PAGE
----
The Ethics of Regional Water Planning: Planning and Management of Water Resources In a Growth Region

The Ethics of Regional Water Planning: Planning and Management of Water Resources In a Growth Region

Justine Lacey (University of Queensland, Australia) and Phil Heywood (Queensland University of Technology, Australia)
DOI: 10.4018/978-1-61520-775-6.ch013
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Abstract

Providing water infrastructure in times of accelerating climate change presents interesting new problems. Expanding demands must be met or managed in contexts of increasingly constrained sources of supply, raising ethical questions of equity and participation. Loss of agricultural land and natural habitats, the coastal impacts of desalination plants and concerns over re-use of waste water must be weighed with demand management issues of water rationing, pricing mechanisms and inducing behavior change. This case study examines how these factors impact on infrastructure planning in South East Queensland, Australia: a region with one of the developed world’s most rapidly growing populations, which has recently experienced the most severe drought in its recorded history. Proposals to match forecast demands and potential supplies for water over a 20 year period are reviewed by applying ethical principles to evaluate practical plans to meet the water needs of the region’s activities and settlements.
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Introduction

Regional water management has multiple facets which include planning, designing, constructing, operating and maintaining the infrastructure associated with water supply. There are also questions of allocating costs across a multitude of uses. This implies a need to produce balanced water solutions in situations of variable needs and values, which are in turn shaped by physical, social and historical contexts. Rather than concentrating on purely scientific or technical analyses of these issues, this chapter aims to provide an ethical analysis of water infrastructure planning which examines how decisions about water planning and management are made and justified in these wider contexts. The importance of integrating an ethical analysis into water planning frameworks is that it provides us with a way of assessing how our practical solutions fare, and how they might be modified to ensure equity and social justice in distributing water resources among human and non-human uses.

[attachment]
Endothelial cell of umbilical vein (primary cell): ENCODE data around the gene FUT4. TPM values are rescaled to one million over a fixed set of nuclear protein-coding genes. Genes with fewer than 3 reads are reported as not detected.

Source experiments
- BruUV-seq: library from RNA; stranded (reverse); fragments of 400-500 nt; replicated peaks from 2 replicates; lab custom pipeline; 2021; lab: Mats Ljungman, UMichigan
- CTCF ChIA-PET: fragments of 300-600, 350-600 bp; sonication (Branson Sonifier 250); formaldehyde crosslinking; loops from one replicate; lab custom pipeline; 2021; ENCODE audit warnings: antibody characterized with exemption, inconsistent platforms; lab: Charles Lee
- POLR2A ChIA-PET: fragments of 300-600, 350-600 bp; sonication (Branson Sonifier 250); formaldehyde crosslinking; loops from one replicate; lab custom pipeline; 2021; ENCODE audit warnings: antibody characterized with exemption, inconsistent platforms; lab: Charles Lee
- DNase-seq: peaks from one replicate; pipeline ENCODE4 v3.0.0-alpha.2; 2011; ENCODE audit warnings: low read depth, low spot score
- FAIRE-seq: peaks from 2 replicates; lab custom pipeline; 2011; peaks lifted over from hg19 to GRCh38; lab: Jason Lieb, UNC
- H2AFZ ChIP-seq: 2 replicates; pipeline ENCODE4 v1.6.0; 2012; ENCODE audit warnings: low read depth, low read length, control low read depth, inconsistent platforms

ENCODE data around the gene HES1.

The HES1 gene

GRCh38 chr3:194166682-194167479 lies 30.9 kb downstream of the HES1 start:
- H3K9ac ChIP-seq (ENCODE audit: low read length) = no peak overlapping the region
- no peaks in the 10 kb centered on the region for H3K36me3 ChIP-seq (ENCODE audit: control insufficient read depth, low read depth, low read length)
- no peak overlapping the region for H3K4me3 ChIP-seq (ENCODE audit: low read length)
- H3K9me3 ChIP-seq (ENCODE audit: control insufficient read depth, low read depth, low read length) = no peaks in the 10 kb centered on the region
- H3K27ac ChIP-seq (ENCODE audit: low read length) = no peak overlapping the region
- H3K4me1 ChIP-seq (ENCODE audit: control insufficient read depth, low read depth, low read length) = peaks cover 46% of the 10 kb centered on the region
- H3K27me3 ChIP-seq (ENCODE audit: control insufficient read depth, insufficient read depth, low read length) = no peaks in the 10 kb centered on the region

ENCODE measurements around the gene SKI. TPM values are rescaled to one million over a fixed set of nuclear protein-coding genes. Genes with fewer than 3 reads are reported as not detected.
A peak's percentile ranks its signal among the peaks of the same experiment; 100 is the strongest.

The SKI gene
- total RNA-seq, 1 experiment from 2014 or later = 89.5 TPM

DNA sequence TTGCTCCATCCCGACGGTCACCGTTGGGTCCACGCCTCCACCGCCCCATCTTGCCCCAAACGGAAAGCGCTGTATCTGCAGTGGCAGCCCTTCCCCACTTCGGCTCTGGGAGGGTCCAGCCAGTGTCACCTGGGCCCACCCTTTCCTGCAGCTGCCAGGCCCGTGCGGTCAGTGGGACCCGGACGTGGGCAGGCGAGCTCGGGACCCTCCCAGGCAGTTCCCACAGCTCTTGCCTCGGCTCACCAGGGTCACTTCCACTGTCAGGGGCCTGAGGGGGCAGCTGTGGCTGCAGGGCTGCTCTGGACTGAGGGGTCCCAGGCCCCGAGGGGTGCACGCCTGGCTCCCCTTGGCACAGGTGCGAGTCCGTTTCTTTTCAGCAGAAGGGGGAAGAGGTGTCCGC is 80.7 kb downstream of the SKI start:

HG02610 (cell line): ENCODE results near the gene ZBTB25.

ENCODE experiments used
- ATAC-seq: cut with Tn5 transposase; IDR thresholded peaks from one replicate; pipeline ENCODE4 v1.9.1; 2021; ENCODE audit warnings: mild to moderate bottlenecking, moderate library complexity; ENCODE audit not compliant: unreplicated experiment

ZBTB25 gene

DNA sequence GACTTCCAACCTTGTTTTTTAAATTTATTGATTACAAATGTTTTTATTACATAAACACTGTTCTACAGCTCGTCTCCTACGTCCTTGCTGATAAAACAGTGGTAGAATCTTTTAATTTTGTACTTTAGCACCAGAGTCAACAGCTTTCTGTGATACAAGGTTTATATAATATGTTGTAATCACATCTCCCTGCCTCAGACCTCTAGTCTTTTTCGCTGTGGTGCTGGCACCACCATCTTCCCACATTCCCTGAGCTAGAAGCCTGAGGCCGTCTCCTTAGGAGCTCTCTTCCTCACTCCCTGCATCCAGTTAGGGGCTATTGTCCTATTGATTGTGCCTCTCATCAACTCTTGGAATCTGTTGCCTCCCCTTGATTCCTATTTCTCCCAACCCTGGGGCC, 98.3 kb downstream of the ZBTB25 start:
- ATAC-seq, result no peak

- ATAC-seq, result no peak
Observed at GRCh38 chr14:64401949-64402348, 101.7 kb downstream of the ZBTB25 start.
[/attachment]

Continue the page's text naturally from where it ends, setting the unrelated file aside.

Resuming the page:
This chapter specifically focuses on issues of water infrastructure planning in South East Queensland (SEQ), Australia, a region experiencing unprecedented population growth, at the same time as emerging from the most severe and protracted drought in its recorded history. In these contexts, water security has been identified as a vital aim in achieving long term and effective regional water planning solutions (Queensland Government, 2005a, 2005b). Thus, there are two major challenges to be addressed in SEQ. First, securing the region’s water supply, and second, managing growth in demand for water and associated infrastructure. In addressing these challenges of balanced planning, it is also critical to adopt ethical standards so as to preserve equity and participation in our planning processes, not only in the immediate future but also for the longer term future of the region.

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